NiceHash also says that the software won’t accelerate mining performance on newer GeForce cards that use version 3 of the LHR algorithm, a list that (for now) includes the RTX 3050 and the 12GB version of the RTX 3080 but which will presumably grow as Nvidia releases new GPUs and updated revisions for older GPUs.Advertisement

Miners have been trying to find ways to circumvent the LHR limitations since they were introduced. The first card to use LHR, the GeForce RTX 3060, was defeated by a botched driver release from Nvidia.
Other workarounds have included flashing alternate BIOSes and mining multiple cryptocurrencies on the same card.

But LHR workarounds can also be too good to be true.

We believe this additional step will get more GeForce cards at better prices into the hands of gamers everywhere,” the company said in a blog post.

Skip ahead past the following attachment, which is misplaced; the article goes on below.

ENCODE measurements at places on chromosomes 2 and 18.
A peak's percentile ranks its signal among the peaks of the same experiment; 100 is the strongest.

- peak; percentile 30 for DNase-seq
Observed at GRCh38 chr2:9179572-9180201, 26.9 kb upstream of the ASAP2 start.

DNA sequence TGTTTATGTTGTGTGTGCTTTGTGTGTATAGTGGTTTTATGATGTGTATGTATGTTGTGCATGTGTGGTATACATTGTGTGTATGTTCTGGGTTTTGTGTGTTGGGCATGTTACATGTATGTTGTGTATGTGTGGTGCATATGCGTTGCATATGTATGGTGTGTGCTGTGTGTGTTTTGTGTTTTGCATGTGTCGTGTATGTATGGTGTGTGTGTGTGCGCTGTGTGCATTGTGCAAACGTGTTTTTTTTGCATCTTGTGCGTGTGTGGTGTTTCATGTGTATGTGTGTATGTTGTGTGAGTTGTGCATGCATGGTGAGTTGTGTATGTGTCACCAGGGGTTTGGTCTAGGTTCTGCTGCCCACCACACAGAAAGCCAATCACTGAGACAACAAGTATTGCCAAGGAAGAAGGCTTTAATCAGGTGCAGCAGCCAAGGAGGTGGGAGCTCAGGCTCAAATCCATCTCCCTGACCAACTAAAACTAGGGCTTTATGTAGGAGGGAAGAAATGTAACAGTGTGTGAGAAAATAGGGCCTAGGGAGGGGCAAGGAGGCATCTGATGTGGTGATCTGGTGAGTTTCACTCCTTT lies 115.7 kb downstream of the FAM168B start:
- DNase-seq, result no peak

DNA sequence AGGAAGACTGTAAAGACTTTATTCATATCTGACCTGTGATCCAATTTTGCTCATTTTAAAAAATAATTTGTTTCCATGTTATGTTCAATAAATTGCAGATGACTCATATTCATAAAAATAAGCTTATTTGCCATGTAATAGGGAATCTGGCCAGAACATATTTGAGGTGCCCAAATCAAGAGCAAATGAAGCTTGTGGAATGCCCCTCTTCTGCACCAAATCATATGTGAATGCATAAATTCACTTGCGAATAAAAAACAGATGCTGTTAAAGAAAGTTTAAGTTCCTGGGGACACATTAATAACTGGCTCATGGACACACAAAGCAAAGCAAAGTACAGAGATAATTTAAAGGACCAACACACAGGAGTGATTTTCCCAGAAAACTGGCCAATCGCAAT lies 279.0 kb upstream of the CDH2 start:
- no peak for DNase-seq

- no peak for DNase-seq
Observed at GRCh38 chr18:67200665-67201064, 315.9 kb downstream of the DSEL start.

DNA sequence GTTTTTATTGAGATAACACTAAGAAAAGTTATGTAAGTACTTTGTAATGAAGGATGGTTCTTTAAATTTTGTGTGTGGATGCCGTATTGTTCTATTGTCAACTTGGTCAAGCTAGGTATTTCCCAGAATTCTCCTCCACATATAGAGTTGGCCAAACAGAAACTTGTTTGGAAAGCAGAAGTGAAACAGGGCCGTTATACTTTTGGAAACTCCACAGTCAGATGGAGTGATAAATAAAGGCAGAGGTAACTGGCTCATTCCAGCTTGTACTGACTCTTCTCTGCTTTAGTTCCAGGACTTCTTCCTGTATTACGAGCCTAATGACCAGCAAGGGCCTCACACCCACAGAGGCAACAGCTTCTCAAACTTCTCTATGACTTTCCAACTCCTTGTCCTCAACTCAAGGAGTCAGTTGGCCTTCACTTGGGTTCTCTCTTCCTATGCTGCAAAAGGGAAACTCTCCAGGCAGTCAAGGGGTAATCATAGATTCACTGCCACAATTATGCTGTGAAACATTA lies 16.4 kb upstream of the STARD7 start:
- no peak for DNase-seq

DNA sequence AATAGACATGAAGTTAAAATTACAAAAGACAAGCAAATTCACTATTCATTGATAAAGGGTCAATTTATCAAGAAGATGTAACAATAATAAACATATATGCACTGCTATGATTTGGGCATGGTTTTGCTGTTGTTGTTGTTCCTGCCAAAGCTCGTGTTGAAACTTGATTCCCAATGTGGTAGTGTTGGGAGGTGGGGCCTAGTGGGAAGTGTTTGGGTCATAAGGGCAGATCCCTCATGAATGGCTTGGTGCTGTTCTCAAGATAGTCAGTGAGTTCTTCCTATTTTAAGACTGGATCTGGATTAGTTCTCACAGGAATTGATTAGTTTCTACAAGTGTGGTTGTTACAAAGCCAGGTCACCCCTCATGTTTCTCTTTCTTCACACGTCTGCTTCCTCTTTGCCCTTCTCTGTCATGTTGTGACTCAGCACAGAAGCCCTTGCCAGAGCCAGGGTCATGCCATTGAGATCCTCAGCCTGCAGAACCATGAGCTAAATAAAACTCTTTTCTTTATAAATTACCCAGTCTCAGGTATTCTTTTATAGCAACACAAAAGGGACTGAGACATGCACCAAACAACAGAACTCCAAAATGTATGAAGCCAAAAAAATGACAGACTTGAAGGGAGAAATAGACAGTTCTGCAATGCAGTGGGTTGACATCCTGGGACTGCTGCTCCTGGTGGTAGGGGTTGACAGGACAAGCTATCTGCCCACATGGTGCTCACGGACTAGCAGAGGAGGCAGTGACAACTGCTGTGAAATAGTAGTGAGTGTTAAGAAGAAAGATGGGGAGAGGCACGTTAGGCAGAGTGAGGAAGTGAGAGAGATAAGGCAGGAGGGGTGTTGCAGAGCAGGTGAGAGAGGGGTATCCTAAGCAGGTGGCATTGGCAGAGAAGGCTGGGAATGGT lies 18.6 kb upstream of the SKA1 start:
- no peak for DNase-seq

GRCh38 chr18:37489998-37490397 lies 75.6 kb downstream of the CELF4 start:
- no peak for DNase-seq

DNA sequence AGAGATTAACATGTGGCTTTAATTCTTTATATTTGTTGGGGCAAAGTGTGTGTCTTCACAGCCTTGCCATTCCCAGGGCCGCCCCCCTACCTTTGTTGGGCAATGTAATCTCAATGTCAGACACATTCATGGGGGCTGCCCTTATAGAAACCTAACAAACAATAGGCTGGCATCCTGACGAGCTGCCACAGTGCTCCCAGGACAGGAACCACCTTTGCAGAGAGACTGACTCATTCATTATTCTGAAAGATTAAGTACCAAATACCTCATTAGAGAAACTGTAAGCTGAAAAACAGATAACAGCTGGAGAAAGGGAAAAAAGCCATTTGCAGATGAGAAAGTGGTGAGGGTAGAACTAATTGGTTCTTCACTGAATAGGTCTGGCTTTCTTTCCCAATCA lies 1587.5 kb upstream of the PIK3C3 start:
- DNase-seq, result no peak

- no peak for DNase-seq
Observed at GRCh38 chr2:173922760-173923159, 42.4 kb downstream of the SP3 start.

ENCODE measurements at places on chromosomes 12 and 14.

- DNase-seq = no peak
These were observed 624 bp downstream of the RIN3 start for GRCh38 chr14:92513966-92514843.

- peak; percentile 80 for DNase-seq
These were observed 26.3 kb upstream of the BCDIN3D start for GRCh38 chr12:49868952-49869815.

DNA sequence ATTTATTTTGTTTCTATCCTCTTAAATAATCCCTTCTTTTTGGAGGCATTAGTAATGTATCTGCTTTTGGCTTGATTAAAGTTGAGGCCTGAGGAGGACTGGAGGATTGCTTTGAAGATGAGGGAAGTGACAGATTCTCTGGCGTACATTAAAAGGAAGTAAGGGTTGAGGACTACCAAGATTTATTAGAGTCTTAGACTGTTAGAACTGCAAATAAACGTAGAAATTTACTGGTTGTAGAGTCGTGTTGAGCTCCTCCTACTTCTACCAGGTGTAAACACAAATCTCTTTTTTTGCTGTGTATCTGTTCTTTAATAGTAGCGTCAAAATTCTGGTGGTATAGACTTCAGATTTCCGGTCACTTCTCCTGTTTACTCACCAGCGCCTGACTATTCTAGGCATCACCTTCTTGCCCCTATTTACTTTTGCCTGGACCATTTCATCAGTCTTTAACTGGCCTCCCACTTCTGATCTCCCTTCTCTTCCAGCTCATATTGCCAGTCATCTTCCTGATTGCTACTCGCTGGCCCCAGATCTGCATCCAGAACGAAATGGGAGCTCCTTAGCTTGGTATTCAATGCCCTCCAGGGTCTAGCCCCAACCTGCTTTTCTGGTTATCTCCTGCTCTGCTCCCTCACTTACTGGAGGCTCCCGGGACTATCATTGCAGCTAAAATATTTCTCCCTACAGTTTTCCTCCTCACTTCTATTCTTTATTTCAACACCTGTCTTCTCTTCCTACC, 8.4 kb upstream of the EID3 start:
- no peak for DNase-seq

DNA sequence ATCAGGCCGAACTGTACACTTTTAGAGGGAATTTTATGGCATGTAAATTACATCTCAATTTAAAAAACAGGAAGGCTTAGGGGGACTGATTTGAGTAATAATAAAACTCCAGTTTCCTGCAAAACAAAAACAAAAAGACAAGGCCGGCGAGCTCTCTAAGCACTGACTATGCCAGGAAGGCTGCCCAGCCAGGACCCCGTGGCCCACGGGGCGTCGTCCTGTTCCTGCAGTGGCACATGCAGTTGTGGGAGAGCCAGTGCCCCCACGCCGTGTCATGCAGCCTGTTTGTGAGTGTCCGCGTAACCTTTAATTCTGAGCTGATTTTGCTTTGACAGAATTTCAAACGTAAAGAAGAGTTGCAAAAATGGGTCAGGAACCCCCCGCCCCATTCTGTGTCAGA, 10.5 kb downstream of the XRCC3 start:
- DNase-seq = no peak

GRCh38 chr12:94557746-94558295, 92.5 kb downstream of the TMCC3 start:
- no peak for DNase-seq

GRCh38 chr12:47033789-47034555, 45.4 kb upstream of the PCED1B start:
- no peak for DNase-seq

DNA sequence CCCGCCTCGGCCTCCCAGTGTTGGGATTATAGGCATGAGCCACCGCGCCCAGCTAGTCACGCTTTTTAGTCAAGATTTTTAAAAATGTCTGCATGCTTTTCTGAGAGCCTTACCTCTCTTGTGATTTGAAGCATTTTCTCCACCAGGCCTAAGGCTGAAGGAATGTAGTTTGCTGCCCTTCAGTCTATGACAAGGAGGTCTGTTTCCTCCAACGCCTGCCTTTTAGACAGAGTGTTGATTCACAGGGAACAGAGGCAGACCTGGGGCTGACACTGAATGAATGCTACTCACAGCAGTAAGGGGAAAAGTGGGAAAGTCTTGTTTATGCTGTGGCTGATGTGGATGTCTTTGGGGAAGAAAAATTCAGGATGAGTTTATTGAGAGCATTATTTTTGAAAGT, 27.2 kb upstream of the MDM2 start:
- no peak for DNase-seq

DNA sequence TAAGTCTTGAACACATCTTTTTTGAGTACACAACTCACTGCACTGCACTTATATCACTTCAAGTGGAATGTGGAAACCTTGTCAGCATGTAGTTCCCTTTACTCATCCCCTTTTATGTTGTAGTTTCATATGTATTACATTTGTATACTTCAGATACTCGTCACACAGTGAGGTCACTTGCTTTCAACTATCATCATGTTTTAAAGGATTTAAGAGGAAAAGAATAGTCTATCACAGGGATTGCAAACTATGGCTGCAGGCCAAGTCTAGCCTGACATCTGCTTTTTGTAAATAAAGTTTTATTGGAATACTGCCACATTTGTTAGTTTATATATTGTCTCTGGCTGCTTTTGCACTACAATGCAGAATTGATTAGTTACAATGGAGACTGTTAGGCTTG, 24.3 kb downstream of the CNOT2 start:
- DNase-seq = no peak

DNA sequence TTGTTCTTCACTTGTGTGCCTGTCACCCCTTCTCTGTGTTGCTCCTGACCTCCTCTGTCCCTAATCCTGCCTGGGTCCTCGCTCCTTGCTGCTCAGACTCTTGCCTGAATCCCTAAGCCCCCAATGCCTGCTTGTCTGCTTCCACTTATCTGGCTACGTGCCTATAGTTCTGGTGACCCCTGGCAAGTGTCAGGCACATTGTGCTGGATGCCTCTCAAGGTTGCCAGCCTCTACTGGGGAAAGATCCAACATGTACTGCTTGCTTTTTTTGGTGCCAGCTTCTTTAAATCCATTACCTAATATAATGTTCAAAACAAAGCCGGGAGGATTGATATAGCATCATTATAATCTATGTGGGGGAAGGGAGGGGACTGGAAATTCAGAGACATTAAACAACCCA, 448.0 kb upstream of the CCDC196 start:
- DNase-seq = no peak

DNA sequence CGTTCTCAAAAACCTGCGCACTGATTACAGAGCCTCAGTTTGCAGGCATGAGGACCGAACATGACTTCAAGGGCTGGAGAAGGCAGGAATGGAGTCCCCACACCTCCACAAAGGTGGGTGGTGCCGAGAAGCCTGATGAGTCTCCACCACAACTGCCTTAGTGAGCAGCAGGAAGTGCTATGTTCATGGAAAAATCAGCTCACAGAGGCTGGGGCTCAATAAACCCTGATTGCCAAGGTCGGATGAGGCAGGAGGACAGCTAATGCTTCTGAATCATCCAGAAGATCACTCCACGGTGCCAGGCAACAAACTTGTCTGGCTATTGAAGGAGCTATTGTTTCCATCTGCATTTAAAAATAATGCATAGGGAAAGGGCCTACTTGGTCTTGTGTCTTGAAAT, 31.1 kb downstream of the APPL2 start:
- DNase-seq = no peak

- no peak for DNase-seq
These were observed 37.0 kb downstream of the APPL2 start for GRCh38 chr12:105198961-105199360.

NVIDIA’s attempts at troubleshooting haven’t exactly been an overwhelming success. Earlier this year, it flip flopped on the hash rate limit of the RTX 3060 cards by releasing a driver update that undid the caps, before fixing them again.

(Those wishing to mine could just stick with the mistakenly uncapped driver, though.)

The company’s bid to directly target the crypto mining crowd may have fared better, however. It launched four Cryptocurrency Mining Processors (CMP) in February, including the 30HX, 40HX, 50HX, and 90HX, which start from $599.

Nvidia is extending its cryptocurrency mining limits to newly manufactured GeForce RTX 3080, RTX 3070, and RTX 3060 Ti graphics cards. After nerfing the hash rates of the RTX 3060 for its launch in February, Nvidia is now starting to label new cards with a “Lite Hash Rate” or “LHR” identifier to let potential customers know the cards will be restricted for mining.

“This reduced hash rate only applies to newly manufactured cards with the LHR identifier and not to cards already purchased,” says Matt Wuebbling, Nvidia’s head GeForce marketing.
“We believe this additional step will get more GeForce cards at better prices into the hands of gamers everywhere.”